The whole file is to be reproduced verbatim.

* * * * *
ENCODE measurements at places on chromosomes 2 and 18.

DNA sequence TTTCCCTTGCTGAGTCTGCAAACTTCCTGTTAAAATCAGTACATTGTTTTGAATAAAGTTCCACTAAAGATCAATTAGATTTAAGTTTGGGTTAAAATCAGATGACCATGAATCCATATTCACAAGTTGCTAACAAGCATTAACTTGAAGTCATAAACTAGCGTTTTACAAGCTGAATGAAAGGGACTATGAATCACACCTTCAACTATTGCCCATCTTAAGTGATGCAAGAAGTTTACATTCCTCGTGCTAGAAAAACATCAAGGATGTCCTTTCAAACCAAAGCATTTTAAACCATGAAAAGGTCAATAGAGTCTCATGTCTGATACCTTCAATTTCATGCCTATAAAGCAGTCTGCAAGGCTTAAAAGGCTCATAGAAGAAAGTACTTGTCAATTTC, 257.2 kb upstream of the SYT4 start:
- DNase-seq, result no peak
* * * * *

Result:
ENCODE measurements at places on chromosomes 2 and 18.

DNA sequence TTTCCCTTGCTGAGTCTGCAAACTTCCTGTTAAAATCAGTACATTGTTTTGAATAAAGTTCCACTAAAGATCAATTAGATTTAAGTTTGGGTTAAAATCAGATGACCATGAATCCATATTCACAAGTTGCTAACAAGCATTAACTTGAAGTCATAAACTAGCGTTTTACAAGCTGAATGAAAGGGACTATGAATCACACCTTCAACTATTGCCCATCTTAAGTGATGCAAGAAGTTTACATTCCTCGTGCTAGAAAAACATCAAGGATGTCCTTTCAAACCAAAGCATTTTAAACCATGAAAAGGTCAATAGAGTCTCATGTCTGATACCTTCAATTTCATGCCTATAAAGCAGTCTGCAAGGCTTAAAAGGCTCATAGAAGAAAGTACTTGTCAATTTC, 257.2 kb upstream of the SYT4 start:
- DNase-seq, result no peak